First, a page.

Hydrocephalus is most often diagnosed through computed tomography (CT) or magnetic resonance imaging (MRI) scans, neurological examinations, lumbar punctures, and other tests. Once a diagnosis of hydrocephalus has been made, there are two options for treatment. When hydrocephalus needs to be treated, the person will either have surgery to create a small hole in the third ventricle in the brain to restore CSF flow (endoscopic third ventricle (ETV) surgery) or a surgery to implant a shunt in the ventricle that is experiencing the excessive CSF. These treatments help divert the excess CSF away from the brain. There are several different types of shunts available, and the neuro team will make recommendations based on your specific condition.

Since implanting the shunt is brain surgery, a neurosurgeon will be performing the procedure and be a part of creating the after-surgery care plan. It will involve a period of close-monitoring and a lot of rest mixed with appropriate activity. Maintaining and managing hydrocephalus and shunts will be a long-time process: doctors will be on the lookout for infections and malfunctioning shunts.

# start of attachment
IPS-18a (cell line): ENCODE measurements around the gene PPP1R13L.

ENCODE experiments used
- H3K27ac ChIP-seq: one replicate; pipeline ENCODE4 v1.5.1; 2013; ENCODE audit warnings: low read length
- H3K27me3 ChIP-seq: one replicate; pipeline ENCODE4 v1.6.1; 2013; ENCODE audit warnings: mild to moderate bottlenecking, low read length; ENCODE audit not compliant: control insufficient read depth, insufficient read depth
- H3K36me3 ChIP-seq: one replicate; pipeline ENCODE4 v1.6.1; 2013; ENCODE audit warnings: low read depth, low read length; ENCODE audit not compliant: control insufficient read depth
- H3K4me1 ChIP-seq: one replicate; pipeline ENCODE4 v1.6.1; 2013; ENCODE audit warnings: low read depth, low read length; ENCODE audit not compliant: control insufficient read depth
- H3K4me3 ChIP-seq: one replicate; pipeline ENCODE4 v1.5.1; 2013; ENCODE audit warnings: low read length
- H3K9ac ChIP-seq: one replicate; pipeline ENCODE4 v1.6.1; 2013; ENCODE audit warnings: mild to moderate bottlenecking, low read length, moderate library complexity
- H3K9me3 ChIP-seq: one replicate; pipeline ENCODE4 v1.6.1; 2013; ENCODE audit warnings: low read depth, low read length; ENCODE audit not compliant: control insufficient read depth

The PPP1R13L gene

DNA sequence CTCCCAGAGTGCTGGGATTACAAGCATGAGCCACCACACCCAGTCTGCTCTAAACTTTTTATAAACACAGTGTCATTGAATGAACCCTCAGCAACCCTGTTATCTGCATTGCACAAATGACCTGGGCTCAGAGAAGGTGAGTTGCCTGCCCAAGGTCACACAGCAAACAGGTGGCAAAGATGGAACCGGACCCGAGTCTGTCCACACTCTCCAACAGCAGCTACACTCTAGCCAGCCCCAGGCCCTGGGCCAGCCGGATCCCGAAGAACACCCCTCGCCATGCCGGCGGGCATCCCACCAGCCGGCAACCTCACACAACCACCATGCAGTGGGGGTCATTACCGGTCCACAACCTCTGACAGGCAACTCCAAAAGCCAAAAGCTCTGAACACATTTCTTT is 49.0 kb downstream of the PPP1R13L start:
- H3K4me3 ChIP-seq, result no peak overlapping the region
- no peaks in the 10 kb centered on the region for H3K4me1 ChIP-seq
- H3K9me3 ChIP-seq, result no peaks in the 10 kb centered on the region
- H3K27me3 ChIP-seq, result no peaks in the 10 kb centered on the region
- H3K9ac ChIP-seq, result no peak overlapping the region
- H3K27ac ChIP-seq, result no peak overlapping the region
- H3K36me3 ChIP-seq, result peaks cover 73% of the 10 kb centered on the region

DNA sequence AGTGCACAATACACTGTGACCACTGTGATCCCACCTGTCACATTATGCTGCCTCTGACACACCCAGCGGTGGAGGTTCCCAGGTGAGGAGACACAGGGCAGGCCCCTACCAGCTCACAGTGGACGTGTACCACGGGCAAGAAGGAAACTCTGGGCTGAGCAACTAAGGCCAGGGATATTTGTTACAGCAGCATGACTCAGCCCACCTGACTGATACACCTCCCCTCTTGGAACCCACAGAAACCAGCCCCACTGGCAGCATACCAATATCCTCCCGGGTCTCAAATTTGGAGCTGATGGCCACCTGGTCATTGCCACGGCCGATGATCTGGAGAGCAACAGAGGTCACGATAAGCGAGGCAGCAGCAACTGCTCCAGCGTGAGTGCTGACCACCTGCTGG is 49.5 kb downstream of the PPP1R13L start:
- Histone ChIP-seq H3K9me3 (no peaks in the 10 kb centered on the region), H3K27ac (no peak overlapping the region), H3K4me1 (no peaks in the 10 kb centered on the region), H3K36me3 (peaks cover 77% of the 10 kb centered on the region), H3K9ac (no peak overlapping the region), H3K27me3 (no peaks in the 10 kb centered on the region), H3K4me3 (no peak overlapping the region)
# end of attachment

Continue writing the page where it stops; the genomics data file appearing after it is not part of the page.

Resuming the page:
Effects of hydrocephalus

Hydrocephalus in adults can be caused by a brain injury and it can cause some of the same effects as brain injury. The shunt placement can also lead to some effects such as headaches or nausea.

Not everyone will experience the same effects, but they can include:

  • Attention and memory deficits
  • Auditory changes
  • Confusion
  • Constipation
  • Fine motor skill challenges
  • Muscle weakness and spasticity to mild imbalance
  • Seizures
  • Sensitivity to external pressures (for example weather)
  • Vision changes

These can be challenging to cope with, but with friends, family, and support services, you can learn to manage changes in your abilities.

Rehabilitation after hydrocephalus

Along with ongoing medical checkups to make sure treatment is progressing safely, you will most likely need to undergo rehabilitation for any physical, mental, or cognitive changes to your abilities.

Work with a neuropsychologist
A neuropsychologist can tell you how the brain controls abilities, and what effect hydrocephalus and brain injury can have on you. They will predict your progress over the short and long-term. This will be an ongoing process as conditions change.